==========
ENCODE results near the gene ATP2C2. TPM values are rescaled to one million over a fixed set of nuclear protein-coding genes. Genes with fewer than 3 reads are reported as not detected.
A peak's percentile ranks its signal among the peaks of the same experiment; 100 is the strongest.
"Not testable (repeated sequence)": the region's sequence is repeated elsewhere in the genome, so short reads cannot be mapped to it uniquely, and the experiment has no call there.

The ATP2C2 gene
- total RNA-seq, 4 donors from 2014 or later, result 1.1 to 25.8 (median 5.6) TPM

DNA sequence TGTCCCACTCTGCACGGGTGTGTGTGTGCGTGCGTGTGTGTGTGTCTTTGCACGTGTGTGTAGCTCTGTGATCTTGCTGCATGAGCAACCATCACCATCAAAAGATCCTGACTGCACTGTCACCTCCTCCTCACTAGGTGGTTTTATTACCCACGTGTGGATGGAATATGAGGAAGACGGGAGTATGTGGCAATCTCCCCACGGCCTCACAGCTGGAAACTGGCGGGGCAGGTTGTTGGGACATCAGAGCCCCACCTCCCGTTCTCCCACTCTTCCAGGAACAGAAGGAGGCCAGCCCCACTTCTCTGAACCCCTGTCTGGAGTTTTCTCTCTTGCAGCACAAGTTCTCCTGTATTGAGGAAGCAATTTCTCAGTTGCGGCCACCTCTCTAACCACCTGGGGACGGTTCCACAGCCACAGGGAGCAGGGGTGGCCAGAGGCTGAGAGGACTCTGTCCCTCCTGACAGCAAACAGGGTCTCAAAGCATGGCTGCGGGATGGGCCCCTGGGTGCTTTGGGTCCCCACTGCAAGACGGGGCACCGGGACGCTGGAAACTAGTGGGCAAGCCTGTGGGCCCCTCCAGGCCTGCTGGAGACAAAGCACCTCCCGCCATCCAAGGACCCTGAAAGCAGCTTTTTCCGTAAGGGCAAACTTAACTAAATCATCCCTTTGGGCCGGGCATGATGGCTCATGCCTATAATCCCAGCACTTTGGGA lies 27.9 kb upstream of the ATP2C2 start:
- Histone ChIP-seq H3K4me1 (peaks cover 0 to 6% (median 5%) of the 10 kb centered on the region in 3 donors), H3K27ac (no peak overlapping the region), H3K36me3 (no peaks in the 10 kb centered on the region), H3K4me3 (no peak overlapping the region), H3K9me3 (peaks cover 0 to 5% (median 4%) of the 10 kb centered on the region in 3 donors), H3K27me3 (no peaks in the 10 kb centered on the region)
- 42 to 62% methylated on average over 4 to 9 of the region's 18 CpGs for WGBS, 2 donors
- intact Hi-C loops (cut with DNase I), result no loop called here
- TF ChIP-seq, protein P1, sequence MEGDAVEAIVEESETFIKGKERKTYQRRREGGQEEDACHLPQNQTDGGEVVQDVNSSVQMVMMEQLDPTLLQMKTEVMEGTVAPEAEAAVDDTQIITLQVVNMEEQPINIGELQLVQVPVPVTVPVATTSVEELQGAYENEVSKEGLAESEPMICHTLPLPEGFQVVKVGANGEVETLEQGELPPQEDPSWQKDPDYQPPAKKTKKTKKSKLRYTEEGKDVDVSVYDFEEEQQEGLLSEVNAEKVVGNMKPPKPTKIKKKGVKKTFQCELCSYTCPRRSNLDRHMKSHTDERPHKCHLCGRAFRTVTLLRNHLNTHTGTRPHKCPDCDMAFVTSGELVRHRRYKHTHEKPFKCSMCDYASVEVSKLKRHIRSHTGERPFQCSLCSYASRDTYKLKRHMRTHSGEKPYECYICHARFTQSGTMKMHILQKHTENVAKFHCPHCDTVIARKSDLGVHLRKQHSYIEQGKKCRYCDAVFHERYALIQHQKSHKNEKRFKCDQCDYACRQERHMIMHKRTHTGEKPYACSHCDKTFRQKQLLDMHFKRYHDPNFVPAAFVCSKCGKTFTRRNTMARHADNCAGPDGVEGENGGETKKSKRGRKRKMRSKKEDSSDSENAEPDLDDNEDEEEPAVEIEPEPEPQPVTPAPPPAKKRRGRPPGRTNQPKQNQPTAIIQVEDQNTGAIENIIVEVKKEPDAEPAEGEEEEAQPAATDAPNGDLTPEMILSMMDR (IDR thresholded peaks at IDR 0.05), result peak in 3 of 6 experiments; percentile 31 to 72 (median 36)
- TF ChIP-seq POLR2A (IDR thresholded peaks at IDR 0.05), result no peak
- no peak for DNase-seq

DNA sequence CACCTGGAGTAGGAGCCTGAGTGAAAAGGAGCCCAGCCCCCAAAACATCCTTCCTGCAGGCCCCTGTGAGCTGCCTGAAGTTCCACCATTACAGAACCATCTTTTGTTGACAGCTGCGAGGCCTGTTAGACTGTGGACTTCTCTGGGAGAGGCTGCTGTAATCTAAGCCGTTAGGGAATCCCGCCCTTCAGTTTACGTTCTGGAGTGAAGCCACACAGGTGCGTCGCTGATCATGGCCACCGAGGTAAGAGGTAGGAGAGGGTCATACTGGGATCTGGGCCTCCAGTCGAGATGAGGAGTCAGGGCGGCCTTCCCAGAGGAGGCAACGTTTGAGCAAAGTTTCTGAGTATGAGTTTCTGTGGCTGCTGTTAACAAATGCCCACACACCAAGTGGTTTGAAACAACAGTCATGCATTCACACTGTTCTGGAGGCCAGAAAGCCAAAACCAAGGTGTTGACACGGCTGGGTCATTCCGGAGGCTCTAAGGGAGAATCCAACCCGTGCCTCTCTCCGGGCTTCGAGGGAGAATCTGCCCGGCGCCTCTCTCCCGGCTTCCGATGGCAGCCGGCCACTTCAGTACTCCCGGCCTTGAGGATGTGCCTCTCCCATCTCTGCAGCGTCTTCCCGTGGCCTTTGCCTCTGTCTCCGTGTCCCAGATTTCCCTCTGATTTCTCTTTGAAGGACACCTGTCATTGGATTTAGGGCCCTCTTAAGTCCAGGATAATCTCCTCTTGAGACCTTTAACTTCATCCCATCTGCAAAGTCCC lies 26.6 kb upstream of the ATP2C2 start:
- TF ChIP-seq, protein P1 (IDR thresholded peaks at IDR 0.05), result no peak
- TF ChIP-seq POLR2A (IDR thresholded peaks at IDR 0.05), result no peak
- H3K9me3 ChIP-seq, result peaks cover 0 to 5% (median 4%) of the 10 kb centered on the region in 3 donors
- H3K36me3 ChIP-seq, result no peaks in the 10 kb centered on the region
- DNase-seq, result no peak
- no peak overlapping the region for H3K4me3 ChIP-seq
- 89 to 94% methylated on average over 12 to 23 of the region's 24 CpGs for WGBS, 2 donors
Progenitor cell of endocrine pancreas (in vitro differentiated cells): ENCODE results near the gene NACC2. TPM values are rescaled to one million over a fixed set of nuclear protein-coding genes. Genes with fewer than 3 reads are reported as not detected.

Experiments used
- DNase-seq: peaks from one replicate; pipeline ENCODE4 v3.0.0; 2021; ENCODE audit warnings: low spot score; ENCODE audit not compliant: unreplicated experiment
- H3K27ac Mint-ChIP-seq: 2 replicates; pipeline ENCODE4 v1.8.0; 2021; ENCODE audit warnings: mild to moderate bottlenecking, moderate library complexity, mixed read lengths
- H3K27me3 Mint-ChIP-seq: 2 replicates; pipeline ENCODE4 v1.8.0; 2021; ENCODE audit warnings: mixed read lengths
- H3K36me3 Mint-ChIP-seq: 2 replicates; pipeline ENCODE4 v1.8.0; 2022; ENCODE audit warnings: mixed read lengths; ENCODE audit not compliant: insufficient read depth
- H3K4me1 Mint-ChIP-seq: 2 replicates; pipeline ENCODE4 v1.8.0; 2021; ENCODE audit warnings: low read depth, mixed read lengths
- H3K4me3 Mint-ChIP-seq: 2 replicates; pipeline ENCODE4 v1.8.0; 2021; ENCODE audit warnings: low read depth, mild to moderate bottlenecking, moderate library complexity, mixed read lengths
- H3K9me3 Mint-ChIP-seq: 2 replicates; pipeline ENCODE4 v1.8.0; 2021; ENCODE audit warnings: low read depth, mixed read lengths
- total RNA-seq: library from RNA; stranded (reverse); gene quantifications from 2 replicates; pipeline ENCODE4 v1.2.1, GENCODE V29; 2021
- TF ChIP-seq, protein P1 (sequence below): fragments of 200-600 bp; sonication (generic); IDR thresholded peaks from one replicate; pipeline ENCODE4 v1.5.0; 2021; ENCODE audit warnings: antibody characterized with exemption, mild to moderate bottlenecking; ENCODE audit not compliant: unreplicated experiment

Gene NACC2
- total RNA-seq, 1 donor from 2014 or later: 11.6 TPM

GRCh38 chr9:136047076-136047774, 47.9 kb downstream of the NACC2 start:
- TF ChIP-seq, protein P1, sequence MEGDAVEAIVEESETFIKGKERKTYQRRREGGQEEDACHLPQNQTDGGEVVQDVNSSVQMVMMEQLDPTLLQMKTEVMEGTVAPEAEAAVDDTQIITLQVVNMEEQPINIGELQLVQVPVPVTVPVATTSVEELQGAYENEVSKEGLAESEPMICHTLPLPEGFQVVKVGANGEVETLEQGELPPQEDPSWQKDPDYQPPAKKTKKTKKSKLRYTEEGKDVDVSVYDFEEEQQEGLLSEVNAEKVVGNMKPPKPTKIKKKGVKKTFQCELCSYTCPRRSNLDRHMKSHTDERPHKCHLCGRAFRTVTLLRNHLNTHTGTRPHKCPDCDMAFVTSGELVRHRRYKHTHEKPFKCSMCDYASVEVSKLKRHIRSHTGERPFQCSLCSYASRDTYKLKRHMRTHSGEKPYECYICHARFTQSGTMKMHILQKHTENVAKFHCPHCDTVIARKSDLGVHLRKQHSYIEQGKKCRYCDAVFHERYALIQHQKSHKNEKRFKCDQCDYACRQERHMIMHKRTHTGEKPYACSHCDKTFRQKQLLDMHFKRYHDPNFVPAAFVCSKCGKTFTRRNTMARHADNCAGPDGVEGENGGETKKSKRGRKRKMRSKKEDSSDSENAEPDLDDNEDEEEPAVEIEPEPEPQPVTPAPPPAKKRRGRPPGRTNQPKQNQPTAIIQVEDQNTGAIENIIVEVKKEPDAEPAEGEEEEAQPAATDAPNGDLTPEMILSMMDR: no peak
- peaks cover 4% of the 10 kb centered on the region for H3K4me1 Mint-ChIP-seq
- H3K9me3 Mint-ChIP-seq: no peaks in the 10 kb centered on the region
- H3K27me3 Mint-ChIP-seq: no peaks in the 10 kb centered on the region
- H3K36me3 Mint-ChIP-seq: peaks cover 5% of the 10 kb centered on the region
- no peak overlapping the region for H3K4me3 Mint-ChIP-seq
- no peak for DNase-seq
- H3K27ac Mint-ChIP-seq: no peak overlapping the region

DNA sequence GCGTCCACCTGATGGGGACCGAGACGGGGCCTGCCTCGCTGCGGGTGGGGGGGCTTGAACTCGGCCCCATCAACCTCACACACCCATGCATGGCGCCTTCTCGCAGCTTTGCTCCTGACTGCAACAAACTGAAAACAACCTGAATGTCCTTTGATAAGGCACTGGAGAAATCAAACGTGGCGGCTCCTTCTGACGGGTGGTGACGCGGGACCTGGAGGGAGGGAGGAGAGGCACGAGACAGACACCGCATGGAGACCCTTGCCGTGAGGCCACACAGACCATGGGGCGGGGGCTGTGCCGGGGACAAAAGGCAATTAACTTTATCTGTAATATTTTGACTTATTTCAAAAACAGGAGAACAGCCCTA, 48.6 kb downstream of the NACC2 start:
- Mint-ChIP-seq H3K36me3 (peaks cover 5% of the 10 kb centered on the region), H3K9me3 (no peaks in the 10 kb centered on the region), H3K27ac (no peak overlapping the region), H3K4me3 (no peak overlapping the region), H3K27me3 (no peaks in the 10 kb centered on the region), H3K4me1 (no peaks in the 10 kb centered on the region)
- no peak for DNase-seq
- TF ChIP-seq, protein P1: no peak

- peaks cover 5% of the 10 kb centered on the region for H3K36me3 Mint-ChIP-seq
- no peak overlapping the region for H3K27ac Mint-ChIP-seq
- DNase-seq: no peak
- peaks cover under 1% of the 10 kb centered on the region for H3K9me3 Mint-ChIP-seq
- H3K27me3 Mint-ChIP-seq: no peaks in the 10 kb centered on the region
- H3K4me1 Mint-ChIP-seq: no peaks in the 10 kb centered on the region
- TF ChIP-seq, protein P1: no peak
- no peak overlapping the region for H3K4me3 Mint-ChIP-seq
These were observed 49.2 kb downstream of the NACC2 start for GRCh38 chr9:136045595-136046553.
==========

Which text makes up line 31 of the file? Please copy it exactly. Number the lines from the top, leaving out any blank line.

- TF ChIP-seq, protein P1 (sequence below): fragments of 200-600 bp; sonication (generic); IDR thresholded peaks from one replicate; pipeline ENCODE4 v1.5.0; 2021; ENCODE audit warnings: antibody characterized with exemption, mild to moderate bottlenecking; ENCODE audit not compliant: unreplicated experiment